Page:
I’m treading a little different ground here than I normally do on this blog—music. I’ve been doing a top ten for the last few years, but never in blog form. So here goes.
My favorite records of 2012:
10. Fear Factory The Industrialist
I’ve been listening to Fear Factory for a really long time. They’ve had their amazing records, and they’ve had their definite stinkers. This record is definitely a return to form for them. It’s an Obsolete-style futuristic concept record, full of Dino Cazeres’ recognizable machine-gun riffs as well as Burton C. Bell’s catchy-yet-grim melodies. And the drums are programmed, which weren’t they always begging to be anyway? This record is heavy. And if you’re a Fear Factory fan, it won’t disappoint.
9. Every Time I Die Ex-Lives
Speaking of a return to form, this is another band that had a dry spell of not-so-good records. That all changed with Ex-Lives. Bringing back the classic swagger-meets-pissed-off-hardcore-with-a-sense-of-humor of Hot Damn. This is the first record from ETID I’ve genuinely loved in quite a while.
8. Grave Endless Procession of Souls
I’ll admit that I was a late bloomer when it comes to classic death metal. I know that Grave has quite the history—one that I’m not quite familiar with. I put this record on and was instantly bludgeoned with all of the classic elements of old-school death metal: simple riffs, even simpler drumming, and big grooves. Nothing more, nothing less. Adding good production only helps. This record is just a beast. The main groove in “Flesh Epistle” is worth the price of admission.
7. Meshuggah Koloss
Meshuggah keeps putting out the same record over and over, and still continue to somehow tread new ground and amaze with every listen. It’s Meshuggah. And you like them or you don’t.
6. Die Antwoord Ten$ion
I’ll probably get hate for this one. But these weird South Africans know how to put out a good dance record. Their image is hilarious and intriguing. Their beats are big. Their lyrics are weird. And if you take them seriously, you’re missing the point. “I Fink You Freeky” is an instant party classic.
5. Frank Ocean Channel Orange
Psychadelia, Stevie Wonder, D’Angelo. That’s this record in a nutshell. Funky, sexy, classic, but still super fresh. From the first falsetto chorus of “Thinkin Bout You,” you’re drawn into an incredibly intimate, yet incredibly accessible R&B experience. This is one Odd Future record that I’m glad Tyler, The Creator didn’t make an appearance on.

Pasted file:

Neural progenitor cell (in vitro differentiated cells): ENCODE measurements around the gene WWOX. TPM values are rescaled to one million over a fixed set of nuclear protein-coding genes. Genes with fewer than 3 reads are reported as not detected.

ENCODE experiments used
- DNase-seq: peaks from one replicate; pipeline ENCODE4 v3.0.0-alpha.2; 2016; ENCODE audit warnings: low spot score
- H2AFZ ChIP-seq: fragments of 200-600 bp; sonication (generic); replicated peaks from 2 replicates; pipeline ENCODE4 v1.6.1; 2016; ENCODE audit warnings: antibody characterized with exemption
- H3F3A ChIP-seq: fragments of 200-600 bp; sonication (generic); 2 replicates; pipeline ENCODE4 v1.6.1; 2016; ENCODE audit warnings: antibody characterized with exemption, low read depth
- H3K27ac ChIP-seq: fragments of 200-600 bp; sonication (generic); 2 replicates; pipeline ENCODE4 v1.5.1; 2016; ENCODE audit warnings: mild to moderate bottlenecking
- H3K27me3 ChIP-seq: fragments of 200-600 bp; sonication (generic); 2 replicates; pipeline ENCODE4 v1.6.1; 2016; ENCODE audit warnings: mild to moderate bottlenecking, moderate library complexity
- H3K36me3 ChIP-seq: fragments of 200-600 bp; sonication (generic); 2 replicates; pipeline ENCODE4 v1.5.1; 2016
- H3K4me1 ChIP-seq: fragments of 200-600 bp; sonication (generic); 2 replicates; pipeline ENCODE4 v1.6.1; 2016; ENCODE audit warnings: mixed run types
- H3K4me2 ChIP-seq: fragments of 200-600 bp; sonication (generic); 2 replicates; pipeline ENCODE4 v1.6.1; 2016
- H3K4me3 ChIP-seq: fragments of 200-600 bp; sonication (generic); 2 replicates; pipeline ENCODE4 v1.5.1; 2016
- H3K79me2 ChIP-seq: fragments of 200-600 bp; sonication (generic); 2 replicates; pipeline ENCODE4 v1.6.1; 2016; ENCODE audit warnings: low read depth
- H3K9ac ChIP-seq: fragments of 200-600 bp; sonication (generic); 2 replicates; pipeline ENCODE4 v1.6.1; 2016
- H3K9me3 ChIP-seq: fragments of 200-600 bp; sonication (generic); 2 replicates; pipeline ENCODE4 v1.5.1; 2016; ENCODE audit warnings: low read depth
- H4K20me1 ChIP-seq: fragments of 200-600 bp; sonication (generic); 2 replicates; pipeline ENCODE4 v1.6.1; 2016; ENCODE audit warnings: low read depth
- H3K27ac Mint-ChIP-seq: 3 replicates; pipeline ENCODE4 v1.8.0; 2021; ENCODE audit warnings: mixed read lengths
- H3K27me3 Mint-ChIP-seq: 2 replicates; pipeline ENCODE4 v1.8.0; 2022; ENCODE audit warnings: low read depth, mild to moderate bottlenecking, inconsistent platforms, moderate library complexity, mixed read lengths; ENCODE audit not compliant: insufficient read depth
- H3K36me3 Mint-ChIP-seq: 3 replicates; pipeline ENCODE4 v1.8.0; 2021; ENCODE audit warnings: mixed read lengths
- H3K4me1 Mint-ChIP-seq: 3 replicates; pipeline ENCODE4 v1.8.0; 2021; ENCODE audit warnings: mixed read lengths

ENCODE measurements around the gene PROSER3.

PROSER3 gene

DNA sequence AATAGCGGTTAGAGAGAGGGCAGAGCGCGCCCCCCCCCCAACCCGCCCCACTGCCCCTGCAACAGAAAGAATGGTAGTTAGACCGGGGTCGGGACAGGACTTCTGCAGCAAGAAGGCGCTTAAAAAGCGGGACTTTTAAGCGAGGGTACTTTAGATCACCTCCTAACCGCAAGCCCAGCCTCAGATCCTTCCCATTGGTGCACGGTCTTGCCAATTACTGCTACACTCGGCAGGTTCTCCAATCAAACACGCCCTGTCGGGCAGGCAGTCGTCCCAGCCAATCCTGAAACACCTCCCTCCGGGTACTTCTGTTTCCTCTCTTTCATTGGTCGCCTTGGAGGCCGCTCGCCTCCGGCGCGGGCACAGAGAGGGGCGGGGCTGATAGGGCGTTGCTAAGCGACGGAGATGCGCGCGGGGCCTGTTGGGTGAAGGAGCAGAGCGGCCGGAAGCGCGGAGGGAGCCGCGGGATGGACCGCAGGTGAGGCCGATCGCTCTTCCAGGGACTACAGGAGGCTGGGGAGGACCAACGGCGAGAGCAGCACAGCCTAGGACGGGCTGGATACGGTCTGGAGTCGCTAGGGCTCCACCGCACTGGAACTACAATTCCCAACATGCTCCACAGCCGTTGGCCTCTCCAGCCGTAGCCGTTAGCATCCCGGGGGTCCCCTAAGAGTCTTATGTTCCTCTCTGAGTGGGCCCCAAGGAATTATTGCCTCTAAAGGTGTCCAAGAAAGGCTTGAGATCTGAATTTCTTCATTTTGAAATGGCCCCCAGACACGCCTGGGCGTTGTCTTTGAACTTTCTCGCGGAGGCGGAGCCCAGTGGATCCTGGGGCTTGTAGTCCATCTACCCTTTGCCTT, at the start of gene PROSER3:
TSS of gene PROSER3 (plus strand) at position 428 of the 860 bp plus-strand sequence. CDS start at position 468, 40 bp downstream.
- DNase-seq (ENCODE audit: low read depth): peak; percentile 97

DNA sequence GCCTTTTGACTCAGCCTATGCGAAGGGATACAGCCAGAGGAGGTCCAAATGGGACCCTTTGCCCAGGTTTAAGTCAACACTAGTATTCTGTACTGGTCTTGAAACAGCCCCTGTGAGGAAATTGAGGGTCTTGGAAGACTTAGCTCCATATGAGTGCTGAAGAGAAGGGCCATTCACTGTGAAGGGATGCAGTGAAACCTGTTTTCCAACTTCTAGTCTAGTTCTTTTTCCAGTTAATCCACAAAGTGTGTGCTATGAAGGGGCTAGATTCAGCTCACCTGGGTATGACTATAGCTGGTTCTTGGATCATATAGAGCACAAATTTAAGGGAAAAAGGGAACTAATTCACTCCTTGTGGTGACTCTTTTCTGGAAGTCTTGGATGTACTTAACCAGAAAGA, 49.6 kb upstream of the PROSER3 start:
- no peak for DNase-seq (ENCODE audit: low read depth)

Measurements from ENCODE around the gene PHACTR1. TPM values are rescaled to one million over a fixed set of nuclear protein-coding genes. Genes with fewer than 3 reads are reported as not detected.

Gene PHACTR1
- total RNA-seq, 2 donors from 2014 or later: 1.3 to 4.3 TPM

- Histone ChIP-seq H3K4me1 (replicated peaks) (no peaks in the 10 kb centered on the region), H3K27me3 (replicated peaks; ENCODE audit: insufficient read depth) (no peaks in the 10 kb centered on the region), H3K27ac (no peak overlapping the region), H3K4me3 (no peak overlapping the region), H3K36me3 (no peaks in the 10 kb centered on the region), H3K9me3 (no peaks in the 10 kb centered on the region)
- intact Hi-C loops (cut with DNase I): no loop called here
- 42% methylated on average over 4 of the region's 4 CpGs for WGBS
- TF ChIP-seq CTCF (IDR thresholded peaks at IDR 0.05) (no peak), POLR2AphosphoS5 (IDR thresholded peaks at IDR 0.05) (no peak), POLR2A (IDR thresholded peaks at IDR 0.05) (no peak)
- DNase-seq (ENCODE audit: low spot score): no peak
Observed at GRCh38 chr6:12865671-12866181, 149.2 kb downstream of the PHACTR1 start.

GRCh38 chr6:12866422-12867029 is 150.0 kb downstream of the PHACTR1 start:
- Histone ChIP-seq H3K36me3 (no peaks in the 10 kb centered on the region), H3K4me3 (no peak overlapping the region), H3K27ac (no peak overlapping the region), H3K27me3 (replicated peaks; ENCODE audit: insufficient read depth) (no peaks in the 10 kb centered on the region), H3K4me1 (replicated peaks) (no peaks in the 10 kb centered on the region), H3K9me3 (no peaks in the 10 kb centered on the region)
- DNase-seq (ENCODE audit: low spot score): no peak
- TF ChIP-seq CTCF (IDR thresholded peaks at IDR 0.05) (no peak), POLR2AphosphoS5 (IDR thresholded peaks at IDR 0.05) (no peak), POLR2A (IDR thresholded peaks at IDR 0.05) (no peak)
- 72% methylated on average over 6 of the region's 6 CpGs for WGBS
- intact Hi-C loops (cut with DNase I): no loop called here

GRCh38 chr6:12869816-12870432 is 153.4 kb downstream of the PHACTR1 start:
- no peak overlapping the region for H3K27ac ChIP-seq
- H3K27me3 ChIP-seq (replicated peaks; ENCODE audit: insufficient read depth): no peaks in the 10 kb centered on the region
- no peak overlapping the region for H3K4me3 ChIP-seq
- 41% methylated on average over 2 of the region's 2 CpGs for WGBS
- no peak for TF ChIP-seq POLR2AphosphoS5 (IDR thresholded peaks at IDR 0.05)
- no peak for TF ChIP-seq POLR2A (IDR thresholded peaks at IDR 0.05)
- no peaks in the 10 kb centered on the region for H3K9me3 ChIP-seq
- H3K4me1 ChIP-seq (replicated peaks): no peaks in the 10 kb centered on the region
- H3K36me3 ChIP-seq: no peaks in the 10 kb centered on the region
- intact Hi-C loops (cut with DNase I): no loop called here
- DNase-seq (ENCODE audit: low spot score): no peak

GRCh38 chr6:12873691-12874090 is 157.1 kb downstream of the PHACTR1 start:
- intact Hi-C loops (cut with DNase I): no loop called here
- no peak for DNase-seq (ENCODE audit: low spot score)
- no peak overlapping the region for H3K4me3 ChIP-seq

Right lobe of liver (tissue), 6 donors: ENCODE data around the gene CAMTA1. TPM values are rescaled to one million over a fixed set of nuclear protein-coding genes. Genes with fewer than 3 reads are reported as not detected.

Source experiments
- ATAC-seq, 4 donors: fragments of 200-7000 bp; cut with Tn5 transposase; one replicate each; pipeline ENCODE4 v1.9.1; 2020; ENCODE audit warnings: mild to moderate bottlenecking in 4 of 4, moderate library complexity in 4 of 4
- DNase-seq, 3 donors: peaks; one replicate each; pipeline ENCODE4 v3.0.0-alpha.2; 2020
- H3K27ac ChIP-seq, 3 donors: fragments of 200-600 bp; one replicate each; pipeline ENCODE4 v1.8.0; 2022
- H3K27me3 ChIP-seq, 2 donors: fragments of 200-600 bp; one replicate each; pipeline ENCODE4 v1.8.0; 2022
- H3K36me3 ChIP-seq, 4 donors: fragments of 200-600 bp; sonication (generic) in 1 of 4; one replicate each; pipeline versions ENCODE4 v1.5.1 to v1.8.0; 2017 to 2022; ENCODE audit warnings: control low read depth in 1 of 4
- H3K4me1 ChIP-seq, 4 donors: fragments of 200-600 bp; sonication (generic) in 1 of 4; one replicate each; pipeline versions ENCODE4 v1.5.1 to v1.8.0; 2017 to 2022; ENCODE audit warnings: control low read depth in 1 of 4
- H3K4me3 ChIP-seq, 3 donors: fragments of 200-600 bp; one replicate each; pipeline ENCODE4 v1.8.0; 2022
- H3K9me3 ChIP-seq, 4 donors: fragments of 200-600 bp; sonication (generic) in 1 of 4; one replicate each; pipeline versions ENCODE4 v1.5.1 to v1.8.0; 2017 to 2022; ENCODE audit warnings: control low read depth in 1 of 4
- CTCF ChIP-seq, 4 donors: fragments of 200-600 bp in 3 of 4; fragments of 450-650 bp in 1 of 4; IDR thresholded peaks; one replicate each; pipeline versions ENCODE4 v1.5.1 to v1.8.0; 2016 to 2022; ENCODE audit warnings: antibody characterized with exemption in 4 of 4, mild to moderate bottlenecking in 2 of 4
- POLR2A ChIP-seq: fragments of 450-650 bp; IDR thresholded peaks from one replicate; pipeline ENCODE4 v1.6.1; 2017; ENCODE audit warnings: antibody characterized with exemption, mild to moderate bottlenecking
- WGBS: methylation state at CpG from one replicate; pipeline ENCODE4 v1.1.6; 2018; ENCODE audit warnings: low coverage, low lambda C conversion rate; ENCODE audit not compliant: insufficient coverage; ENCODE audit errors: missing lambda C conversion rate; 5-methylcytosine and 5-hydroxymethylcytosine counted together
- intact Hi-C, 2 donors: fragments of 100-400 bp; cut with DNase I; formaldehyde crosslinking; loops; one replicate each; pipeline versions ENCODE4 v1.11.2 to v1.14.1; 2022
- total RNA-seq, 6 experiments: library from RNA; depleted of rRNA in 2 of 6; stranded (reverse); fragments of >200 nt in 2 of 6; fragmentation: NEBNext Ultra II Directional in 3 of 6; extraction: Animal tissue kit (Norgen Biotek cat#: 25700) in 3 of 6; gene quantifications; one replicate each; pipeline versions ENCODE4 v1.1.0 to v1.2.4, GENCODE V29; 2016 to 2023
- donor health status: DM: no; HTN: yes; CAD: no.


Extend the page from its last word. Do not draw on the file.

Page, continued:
4. Deftones Koi No Yokan
If Diamond Eyes was Deftones saying “we still have it,” then Koi No Yokan is them saying “and we can still write classic records.” This is the best Deftones record since White Pony. It takes Diamond Eyes and infuses better songwriting into the mix. It’s heavy when it needs to be heavy. It’s airy and emotional when it needs to be airy and emotional. If there was ever a reason to buy an 8-string guitar, it’s to write records like this.
Torche delivers another amazing slab of their sludge-pop. Songs for Singles was a good tease, but this record puts their sound in high gear. It’s definitely their most accessible record, but still has plenty of Steve Brooks’ heavy riffing. There’s something for everyone on this, and they tie it all together so well. Get this record. And go see them live, you won’t be disappointed.
Many would have expected this to be my number one. And it is that good. This band knows how to deliver. This band knows how to sound like themselves yet still innovate with every record and continue to turn the metallic hardcore genre on it’s head. I had the pleasure of seeing them live when touring on this record, and they still have it. “Coral Blue” is definitely my favorite track. It takes some of the more heartfelt, layered sound of Axe To Fall and makes it feel more distinctly Converge. But from the punch in the face of “Tresspasses” to sludge of “A Glacial Pace” to everything before, after, and in between—they still have every bit of it.
Baroness are one of those bands that have slowly evolved from physically heavy to emotionally or philosophically heavy. This is a heady record. I’ve listened to this record easily 100 times or more since it came out. It’s big and ambitious. It’s not often a band puts out a double-album in our modern world of one-song downloads and terrible attention spans. This record sucks you in and you’re in over your head the entire time. You could just listen to Yellow, or just listen to Green, or listen to the whole thing from start to finish and you’ll still experience the weight of this amazing record. They get psychadelia right. They get the classic production sound right. This record is the first record I’ve heard that has the spirit of Pink Floyd without sounding derivative or throwback. There are so many moods on this record. Upbeat (“March to the Sea”), introspective (“Eula”), experimental (“Psalms Alive”), drug-induced delirium (“Cocainium”), it’s all over the place and held together so well with that Baroness sound. And I dare you to listen to “Twinkler” and not feel SOMETHING.Read More